F2A Trainer Model: Tuning the Engine

Our program with the simple F2A trainer model has come to an end, and it's time to summarize our experience. In this article, I will describe the engine modifications, tuning and some operational aspects.


After the implementation of changes of the airframe mentioned in the previous article, the junior pilot was perfectly happy with the airplane performance. Using the Brodak .15 motor, we made over 50 flights with the main goal to practice takeoffs. This really paid off later because our motors do not produce a lot of power until the airplane is airborne. Thus, it is crucial that the pilot is able to whip and pull the airplane on takeoff in order to maintain proper line tension. The two-wheel landing gear also proved to be a good choice: it saved the model from serious damage in a couple of touch-and-go's.

Switching to the ЦСТКАМ 2.5КР required some effort (motor is often referred to as UCTKAM. In fact, the first character is the Cyrillic 'Ts' and stands for 'Central') . All motors of this type I saw were not good for any use the way they come out of the box. However, after a little bit of work they can be quite adequate and the one we used certainly served it's purpose. Below I cover what can be considered an absolute necessity.

  • Take the engine apart, clean it and check the liner for sharp port edges and pieces of chrome protruding into the cylinder. If found, touch them carefully with an emery wheel (don't forget to clean the liner afterwards).
  • Check the bearings. The front bearing that came with our engine had metal screens on both sides. They should be removed in order to allow better lubrication. Tighten the prop and check that shaft rotates freely and that there is some axial play.
  • Replace the connecting rod with something better than the factory unit. The original conrod is made of very soft metal and will break. There were many replicas of Rossi 15, all of which had ok conrods.
  • I don't like the long needle in the needle valve and suggest that it's cut and converted to screw driver adjustment. It's a good practice to think before turning the needle.
  • The most important aspect is the compression ratio. The engine came with a head that is integral with the clamp ring and drilled and tapped for standard glow plugs. It's ok to use standard glow plugs although the performance with Aluminium drop-ins could be slightly better. However, the combustion chamber volume was totally unacceptable (0.22 cubic centimeter). One has two options: replace the head with something that works or modify the original. We chose the latter approach. First, use a depth micrometer to measure the stroke, exhaust port height (top edge to BDC) and the deck height (TDC to the flange of the liner). For our motor these number were: stroke 14.02 mm, exhaust port height 6.17 mm, deck 2.72 mm. These correspond to the exhaust duration of 182 degrees. Some motors come with 170 deg. in which case it's advisable to shim the liner up to bring the exhaust phase to 180. Now put the head in the lathe and machine its flange down to decrease the volume (checked with an insuline syringe with 0.01-0.02 cc graduation). My head measures 0.18 cc. Turn the outside of the head to make the depth 0.05 mm shaller than the deck height. Shim the head to have the clearance of 0.23 mm. This makes the trapped compression ratio of about 7.3.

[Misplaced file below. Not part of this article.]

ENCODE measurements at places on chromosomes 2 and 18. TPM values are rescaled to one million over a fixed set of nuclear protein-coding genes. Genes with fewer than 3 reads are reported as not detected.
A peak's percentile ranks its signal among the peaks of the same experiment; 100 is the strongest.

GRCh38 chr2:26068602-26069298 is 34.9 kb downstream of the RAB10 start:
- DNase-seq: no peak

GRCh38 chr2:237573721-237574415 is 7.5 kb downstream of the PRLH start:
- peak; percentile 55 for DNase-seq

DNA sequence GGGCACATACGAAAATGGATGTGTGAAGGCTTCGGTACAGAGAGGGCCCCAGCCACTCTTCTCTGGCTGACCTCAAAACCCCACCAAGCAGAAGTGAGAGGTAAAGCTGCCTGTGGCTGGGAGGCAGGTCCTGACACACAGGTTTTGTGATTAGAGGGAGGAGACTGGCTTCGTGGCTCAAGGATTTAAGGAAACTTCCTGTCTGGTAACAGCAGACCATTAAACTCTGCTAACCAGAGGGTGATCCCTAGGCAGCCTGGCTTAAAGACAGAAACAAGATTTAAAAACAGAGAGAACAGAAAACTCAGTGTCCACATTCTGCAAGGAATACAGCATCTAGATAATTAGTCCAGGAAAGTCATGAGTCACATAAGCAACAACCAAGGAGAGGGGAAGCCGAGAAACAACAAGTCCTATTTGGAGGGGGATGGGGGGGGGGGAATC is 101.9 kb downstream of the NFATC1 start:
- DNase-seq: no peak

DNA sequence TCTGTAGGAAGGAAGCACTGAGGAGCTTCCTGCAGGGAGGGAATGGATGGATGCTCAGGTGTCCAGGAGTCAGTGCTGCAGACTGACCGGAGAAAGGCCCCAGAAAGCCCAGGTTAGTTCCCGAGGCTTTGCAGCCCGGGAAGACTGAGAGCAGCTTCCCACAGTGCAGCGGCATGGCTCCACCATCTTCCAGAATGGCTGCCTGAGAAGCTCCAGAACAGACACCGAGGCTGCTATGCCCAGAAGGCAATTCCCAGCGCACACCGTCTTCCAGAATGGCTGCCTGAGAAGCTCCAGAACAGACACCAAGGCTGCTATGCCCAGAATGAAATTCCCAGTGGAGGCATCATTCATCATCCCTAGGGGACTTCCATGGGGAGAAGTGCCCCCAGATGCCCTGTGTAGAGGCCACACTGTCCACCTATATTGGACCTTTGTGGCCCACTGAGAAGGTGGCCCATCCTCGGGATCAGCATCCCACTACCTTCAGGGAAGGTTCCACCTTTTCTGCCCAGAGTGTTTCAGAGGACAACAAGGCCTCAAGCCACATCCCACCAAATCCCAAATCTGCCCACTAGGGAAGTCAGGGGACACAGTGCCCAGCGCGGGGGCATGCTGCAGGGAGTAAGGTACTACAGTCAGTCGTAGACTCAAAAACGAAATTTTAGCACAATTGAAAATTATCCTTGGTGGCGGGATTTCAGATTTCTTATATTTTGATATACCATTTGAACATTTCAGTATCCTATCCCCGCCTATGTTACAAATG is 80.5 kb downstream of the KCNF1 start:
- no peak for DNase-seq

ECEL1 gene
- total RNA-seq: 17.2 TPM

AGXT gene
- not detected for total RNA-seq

It is important to understand that proper functioning of an F2A model is achieved by a combination of the engine, tuned pipe, propeller and fuel tank setup. Each of the components must be properly tuned, or the entire system will not work.

  1. Tuned pipe. We operated the engine with the stock ЦСТКАМ pipe and with a Rossi pipe. The latter produced faster speed and allowed the engine to pipe-up easier but broke on one of the flights.
  2. Propeller. The best speed was achieved with a Master Airscrew 7x5 S-2 G/F Nylon Gray Propeller cut to 140 mm (5.5 inches) diameter. With this prop the engine was turning about 30,000 rpm in the air. I suggest starting with 6 inch diameter and cutting the prop until the engine pipes up. Too small propeller will turn a lot of rpm with no thrust. We also tried more pitch (up to 6.5 inches) but this did not result in faster speed.
  3. Fuel tank. The suction type tank must be properly positioned to provide adequate fuel flow on the ground, at take off and in the air. Our model did not like when the tank was inboard of the needle valve: the engine was either too lean on the ground and would quit upon release, or too rich in the air. The optimal tank position was when the feeding tube was 1 mm outboard of the needle valve.

With these modifications and settings the system performed quite well. The fastest time achieved in a practice session was just over 200 kph, which is excellent considering the exposed lines, landing gear and no engine cowling. The airplane routinely did around 160-180 kph with a Rossi pipe and slowed down to 150 kph on the stock pipe (on FAI 80/20 fuel). The total of about 20 flights were made, all with one glow plug. Finally, we removed the landing gear and switched to taking off from a dolly. Surprisingly, this was easier than with the landing gear, probably because the dolly has a better grip on the asphalt, and also does not allow the airplane to jump on the bumps.

I would like to thank Bill Hughes for help in acquiring parts of the system and for useful advice. Thanks to Chris Montagino for letting us use his dolly.


July 25, 2011